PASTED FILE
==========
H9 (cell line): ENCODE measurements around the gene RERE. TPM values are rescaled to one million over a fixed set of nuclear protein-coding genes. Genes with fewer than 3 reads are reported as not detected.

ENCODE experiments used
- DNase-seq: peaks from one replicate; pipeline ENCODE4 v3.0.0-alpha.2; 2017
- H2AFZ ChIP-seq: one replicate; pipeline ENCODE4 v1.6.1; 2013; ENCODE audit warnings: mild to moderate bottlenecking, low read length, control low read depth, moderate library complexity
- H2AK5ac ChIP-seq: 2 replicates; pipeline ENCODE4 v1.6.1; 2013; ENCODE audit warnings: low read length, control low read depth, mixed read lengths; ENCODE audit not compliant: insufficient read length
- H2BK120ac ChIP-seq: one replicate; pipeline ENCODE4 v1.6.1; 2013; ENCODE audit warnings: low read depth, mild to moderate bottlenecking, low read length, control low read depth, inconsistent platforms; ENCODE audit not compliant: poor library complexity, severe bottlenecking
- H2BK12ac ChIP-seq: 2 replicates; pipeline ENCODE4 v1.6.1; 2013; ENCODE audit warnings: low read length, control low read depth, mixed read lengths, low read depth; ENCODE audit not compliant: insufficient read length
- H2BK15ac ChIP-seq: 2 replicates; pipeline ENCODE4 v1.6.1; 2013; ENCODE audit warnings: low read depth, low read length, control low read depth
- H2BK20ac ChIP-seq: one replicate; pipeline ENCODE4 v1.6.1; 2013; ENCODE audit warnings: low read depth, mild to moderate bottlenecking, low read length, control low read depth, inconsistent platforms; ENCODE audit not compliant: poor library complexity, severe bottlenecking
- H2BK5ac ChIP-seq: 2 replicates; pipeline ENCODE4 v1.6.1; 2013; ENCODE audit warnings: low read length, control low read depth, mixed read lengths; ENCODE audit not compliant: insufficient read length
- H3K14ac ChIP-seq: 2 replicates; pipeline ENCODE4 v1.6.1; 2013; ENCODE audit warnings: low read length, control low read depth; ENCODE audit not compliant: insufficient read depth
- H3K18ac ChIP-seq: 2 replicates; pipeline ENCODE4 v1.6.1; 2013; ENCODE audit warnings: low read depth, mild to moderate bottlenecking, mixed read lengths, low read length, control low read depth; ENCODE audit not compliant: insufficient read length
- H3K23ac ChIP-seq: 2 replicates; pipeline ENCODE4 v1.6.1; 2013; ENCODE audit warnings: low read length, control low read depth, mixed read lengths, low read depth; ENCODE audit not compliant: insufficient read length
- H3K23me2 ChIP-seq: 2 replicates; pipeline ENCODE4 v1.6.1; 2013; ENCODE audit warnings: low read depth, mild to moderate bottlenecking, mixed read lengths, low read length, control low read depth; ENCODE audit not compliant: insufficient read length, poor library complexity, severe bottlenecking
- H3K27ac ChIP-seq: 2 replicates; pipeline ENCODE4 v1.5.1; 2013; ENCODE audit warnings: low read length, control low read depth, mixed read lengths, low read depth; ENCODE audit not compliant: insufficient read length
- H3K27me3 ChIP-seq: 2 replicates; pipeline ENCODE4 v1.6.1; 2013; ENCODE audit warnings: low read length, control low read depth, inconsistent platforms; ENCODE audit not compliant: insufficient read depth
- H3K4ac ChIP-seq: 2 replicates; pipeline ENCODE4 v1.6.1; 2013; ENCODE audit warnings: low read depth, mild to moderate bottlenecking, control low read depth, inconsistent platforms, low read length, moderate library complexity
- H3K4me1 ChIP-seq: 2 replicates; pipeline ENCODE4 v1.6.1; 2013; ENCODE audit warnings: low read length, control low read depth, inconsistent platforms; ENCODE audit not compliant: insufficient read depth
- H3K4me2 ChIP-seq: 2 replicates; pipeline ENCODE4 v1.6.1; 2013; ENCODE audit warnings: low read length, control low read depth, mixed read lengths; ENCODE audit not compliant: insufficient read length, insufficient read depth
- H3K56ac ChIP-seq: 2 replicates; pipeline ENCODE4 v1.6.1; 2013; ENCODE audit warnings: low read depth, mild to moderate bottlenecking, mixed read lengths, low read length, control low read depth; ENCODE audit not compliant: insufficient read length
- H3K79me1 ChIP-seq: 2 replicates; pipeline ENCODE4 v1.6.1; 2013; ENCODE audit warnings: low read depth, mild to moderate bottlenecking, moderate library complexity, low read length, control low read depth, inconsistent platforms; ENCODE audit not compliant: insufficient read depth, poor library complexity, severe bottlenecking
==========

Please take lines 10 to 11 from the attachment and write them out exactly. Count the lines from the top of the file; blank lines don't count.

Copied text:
- H2BK5ac ChIP-seq: 2 replicates; pipeline ENCODE4 v1.6.1; 2013; ENCODE audit warnings: low read length, control low read depth, mixed read lengths; ENCODE audit not compliant: insufficient read length
- H3K14ac ChIP-seq: 2 replicates; pipeline ENCODE4 v1.6.1; 2013; ENCODE audit warnings: low read length, control low read depth; ENCODE audit not compliant: insufficient read depth